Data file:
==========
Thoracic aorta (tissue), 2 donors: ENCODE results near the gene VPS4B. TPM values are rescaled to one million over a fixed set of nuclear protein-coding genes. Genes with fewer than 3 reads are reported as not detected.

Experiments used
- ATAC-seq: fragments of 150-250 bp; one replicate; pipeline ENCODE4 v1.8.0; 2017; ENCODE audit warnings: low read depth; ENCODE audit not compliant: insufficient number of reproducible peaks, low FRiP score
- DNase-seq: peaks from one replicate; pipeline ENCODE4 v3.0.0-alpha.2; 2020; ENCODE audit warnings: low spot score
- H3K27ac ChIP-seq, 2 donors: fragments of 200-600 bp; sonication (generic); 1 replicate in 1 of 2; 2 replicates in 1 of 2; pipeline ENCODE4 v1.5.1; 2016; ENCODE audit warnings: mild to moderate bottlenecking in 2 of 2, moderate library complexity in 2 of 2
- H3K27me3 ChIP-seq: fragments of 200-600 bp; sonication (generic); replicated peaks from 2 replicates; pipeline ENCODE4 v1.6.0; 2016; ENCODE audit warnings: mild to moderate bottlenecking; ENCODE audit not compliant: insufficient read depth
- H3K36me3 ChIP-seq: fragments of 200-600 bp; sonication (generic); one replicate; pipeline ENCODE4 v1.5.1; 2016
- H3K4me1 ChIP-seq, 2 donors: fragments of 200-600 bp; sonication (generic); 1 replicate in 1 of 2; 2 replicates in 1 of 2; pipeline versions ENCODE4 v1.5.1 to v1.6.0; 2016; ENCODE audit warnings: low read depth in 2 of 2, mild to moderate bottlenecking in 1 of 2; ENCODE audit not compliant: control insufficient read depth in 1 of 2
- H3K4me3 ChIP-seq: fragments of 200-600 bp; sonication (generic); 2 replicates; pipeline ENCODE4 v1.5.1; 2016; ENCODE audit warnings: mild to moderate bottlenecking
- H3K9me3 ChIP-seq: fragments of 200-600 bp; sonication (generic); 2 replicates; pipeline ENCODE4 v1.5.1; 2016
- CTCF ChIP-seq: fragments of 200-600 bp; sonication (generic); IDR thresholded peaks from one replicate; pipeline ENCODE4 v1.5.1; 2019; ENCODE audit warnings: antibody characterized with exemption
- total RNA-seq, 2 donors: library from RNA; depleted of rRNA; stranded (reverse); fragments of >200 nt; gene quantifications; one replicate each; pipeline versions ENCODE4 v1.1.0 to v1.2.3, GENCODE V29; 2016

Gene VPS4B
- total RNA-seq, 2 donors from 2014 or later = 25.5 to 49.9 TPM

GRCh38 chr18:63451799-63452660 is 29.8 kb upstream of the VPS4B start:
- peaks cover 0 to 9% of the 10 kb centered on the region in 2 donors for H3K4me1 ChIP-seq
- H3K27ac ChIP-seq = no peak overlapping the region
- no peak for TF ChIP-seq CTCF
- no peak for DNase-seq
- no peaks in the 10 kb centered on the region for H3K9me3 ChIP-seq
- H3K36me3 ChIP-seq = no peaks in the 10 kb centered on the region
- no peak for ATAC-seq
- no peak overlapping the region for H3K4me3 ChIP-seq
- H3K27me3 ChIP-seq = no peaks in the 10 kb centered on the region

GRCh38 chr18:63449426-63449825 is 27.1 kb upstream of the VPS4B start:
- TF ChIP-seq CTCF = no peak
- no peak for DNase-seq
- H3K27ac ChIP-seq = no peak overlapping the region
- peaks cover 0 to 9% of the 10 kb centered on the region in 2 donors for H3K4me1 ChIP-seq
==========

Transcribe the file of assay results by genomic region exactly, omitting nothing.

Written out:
Thoracic aorta (tissue), 2 donors: ENCODE results near the gene VPS4B. TPM values are rescaled to one million over a fixed set of nuclear protein-coding genes. Genes with fewer than 3 reads are reported as not detected.

Experiments used
- ATAC-seq: fragments of 150-250 bp; one replicate; pipeline ENCODE4 v1.8.0; 2017; ENCODE audit warnings: low read depth; ENCODE audit not compliant: insufficient number of reproducible peaks, low FRiP score
- DNase-seq: peaks from one replicate; pipeline ENCODE4 v3.0.0-alpha.2; 2020; ENCODE audit warnings: low spot score
- H3K27ac ChIP-seq, 2 donors: fragments of 200-600 bp; sonication (generic); 1 replicate in 1 of 2; 2 replicates in 1 of 2; pipeline ENCODE4 v1.5.1; 2016; ENCODE audit warnings: mild to moderate bottlenecking in 2 of 2, moderate library complexity in 2 of 2
- H3K27me3 ChIP-seq: fragments of 200-600 bp; sonication (generic); replicated peaks from 2 replicates; pipeline ENCODE4 v1.6.0; 2016; ENCODE audit warnings: mild to moderate bottlenecking; ENCODE audit not compliant: insufficient read depth
- H3K36me3 ChIP-seq: fragments of 200-600 bp; sonication (generic); one replicate; pipeline ENCODE4 v1.5.1; 2016
- H3K4me1 ChIP-seq, 2 donors: fragments of 200-600 bp; sonication (generic); 1 replicate in 1 of 2; 2 replicates in 1 of 2; pipeline versions ENCODE4 v1.5.1 to v1.6.0; 2016; ENCODE audit warnings: low read depth in 2 of 2, mild to moderate bottlenecking in 1 of 2; ENCODE audit not compliant: control insufficient read depth in 1 of 2
- H3K4me3 ChIP-seq: fragments of 200-600 bp; sonication (generic); 2 replicates; pipeline ENCODE4 v1.5.1; 2016; ENCODE audit warnings: mild to moderate bottlenecking
- H3K9me3 ChIP-seq: fragments of 200-600 bp; sonication (generic); 2 replicates; pipeline ENCODE4 v1.5.1; 2016
- CTCF ChIP-seq: fragments of 200-600 bp; sonication (generic); IDR thresholded peaks from one replicate; pipeline ENCODE4 v1.5.1; 2019; ENCODE audit warnings: antibody characterized with exemption
- total RNA-seq, 2 donors: library from RNA; depleted of rRNA; stranded (reverse); fragments of >200 nt; gene quantifications; one replicate each; pipeline versions ENCODE4 v1.1.0 to v1.2.3, GENCODE V29; 2016

Gene VPS4B
- total RNA-seq, 2 donors from 2014 or later = 25.5 to 49.9 TPM

GRCh38 chr18:63451799-63452660 is 29.8 kb upstream of the VPS4B start:
- peaks cover 0 to 9% of the 10 kb centered on the region in 2 donors for H3K4me1 ChIP-seq
- H3K27ac ChIP-seq = no peak overlapping the region
- no peak for TF ChIP-seq CTCF
- no peak for DNase-seq
- no peaks in the 10 kb centered on the region for H3K9me3 ChIP-seq
- H3K36me3 ChIP-seq = no peaks in the 10 kb centered on the region
- no peak for ATAC-seq
- no peak overlapping the region for H3K4me3 ChIP-seq
- H3K27me3 ChIP-seq = no peaks in the 10 kb centered on the region

GRCh38 chr18:63449426-63449825 is 27.1 kb upstream of the VPS4B start:
- TF ChIP-seq CTCF = no peak
- no peak for DNase-seq
- H3K27ac ChIP-seq = no peak overlapping the region
- peaks cover 0 to 9% of the 10 kb centered on the region in 2 donors for H3K4me1 ChIP-seq